Only after the last possible radio receptions are received from the probe will Cassini begin transmitting the precious signals to Earth. Multiple copies of the data will be stashed in different locations in the spacecraft's computer memory, so that any circuit failure won’t lose it, and the data will be sent back to Earth more than a dozen times during the next day. Racing at the speed of light, the signals will take more than an hour to cross the chilling distance of space from Saturn to Earth.

The first full copy of the data set should begin to arrive on Earth at 10:24 AM ET on Jan. 14, and be completed within half an hour. Only then will the world know the fate of the Huygens probe.

Imperfections
The drama of the Titan landing has been heightened by concerns over whether the communications equipment on Huygens will even work. Already, engineers on Earth discovered one astounding fatal design flaw in the hardware. Fortunately, they had enough time to develop a workable backup procedure.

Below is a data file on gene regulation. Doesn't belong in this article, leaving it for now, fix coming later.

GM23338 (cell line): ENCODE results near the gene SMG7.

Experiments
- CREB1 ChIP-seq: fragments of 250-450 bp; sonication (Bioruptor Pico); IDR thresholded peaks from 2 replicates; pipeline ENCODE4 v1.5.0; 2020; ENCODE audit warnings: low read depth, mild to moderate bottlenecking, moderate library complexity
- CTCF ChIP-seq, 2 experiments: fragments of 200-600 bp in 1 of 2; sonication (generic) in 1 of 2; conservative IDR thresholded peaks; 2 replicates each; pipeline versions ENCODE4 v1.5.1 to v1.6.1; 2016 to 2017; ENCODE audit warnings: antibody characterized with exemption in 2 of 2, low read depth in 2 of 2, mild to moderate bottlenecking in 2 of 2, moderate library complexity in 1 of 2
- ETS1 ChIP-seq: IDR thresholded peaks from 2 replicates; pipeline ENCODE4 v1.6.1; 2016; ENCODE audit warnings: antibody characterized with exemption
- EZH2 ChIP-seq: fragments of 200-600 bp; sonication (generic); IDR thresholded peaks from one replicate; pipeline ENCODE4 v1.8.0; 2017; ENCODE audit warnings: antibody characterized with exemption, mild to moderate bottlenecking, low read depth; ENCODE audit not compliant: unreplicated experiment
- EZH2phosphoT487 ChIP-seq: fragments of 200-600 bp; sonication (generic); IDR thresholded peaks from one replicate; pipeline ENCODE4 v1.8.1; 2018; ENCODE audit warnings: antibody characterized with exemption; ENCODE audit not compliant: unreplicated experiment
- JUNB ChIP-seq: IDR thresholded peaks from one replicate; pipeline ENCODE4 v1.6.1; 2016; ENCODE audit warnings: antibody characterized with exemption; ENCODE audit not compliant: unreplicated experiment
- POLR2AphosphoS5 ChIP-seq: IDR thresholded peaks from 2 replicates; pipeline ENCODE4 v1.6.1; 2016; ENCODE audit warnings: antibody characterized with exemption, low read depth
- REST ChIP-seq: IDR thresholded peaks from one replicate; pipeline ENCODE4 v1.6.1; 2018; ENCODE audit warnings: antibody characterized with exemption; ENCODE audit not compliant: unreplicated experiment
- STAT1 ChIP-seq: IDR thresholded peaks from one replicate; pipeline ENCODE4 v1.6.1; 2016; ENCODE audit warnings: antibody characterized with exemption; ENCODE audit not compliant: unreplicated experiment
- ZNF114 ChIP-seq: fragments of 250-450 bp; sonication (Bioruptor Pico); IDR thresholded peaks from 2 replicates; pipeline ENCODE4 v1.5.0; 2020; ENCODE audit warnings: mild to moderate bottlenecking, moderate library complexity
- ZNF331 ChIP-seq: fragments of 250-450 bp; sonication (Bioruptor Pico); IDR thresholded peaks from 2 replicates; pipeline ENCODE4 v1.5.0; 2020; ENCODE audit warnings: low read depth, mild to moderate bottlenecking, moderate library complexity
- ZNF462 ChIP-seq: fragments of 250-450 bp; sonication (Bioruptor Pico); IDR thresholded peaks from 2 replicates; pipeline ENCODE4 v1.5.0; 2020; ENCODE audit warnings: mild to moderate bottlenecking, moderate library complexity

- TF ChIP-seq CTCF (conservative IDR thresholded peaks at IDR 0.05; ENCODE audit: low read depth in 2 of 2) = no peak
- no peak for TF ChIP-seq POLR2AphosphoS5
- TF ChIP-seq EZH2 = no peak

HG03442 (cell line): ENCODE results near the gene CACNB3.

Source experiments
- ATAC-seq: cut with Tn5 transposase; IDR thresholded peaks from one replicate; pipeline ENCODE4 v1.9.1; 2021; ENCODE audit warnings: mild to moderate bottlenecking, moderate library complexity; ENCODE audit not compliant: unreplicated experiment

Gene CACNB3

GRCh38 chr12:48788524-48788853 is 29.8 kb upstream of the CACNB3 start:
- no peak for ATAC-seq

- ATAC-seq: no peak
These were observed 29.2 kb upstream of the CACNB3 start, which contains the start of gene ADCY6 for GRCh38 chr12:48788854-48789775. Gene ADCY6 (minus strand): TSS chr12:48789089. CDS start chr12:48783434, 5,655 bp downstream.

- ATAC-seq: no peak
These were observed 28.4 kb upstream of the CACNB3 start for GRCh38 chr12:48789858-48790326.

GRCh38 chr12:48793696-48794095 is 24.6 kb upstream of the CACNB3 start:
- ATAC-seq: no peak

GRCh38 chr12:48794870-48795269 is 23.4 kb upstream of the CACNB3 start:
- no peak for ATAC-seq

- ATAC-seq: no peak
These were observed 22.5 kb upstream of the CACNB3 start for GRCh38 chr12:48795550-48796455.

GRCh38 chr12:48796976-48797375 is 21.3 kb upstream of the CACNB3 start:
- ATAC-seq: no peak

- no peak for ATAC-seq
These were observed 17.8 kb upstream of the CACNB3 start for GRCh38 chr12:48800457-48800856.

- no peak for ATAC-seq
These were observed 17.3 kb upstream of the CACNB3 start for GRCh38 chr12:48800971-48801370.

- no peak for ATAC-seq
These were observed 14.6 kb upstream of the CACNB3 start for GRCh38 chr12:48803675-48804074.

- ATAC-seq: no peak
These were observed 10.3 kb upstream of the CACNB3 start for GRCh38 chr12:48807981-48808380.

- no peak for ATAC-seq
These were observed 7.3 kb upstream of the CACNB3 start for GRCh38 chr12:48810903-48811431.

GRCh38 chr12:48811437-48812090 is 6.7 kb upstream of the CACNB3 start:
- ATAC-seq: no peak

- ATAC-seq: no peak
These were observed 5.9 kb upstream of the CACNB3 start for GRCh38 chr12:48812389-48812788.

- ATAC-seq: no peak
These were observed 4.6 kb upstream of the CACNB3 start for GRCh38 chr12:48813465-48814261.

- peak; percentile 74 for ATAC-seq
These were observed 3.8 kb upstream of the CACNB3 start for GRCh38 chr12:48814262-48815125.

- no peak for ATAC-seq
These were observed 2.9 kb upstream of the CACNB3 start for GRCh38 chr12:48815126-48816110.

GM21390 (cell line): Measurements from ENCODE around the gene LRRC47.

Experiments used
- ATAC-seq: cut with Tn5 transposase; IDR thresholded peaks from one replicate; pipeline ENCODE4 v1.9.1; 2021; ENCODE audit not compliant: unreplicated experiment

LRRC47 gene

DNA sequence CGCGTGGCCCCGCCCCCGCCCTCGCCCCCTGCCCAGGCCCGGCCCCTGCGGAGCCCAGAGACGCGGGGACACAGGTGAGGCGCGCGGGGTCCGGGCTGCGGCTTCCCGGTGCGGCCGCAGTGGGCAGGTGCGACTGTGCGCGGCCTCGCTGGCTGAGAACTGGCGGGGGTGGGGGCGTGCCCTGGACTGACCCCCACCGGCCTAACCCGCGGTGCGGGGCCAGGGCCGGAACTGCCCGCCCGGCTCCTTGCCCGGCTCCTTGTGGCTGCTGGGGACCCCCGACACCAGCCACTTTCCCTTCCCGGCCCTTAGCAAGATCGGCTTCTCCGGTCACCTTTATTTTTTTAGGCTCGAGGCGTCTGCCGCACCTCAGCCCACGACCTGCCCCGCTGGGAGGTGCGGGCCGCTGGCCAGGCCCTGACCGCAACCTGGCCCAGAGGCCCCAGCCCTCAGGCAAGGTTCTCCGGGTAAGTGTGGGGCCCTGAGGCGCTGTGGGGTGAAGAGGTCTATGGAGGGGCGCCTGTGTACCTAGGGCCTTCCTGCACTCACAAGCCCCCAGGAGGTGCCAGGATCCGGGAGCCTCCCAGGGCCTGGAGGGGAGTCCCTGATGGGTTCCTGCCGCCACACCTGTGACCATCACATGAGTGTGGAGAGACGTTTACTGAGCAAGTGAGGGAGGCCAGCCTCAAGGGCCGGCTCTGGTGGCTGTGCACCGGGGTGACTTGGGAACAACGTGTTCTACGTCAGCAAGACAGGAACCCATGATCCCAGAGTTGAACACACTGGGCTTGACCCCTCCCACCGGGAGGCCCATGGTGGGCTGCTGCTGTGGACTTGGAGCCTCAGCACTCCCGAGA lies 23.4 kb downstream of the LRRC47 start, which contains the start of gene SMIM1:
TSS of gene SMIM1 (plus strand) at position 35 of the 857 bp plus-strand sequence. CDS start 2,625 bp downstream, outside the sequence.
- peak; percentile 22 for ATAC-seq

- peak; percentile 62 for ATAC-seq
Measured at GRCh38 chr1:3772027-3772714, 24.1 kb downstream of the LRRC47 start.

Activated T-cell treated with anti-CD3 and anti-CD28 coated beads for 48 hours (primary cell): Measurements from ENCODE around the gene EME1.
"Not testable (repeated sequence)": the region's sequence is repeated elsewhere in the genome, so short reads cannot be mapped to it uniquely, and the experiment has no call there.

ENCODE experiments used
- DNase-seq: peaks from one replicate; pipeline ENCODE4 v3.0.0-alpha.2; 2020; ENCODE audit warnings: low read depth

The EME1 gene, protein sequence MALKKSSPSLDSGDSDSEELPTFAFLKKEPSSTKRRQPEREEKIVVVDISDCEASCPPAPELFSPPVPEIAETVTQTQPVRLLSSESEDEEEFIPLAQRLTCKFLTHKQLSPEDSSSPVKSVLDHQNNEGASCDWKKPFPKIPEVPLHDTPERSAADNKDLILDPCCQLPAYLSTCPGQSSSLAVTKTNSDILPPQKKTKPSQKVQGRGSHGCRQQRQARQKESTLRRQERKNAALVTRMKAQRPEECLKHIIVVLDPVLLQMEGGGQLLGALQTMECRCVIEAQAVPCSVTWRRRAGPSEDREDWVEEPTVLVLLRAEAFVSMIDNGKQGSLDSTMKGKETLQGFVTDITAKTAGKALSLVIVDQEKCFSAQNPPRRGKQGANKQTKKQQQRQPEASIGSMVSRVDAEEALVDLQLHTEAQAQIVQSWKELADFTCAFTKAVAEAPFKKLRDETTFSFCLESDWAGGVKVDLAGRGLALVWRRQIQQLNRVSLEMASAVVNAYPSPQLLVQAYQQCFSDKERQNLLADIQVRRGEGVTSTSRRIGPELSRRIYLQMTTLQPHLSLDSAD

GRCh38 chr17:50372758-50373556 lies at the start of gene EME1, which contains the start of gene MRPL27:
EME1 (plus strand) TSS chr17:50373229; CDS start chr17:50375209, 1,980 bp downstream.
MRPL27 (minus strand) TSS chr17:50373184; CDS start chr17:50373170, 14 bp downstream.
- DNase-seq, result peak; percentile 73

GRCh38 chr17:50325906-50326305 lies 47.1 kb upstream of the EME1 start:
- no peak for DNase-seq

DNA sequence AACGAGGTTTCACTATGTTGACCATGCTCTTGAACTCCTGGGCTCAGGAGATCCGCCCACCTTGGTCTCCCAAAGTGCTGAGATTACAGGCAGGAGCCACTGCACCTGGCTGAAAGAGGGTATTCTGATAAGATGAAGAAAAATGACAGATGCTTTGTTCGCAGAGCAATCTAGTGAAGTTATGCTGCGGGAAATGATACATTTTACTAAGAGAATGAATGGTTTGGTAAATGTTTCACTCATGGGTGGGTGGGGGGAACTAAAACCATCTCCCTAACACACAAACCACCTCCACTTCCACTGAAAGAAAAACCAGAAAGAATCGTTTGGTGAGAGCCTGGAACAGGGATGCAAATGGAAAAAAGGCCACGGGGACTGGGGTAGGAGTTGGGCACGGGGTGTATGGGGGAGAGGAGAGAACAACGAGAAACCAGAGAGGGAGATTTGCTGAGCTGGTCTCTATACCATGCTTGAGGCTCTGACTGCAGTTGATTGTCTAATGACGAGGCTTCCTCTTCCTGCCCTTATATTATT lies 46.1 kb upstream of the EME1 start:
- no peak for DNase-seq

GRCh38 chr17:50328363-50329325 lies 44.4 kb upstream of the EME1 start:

Because the probe will slow down dramatically when it hits the moon's atmosphere, the radio signals it sends to Cassini will undergo a sudden severe Doppler shift. The European designers of Huygens knew this and built their equipment to accommodate it.

What wasn't correctly implemented was a feature the receiver hardware on Cassini needs to correctly break up the data stream into the intended words. Each word in the stream is punctuated by a special "synchronization pulse" to indicate its beginning -- and that pulse is also affected by the Doppler shift, turned into a shorter burst.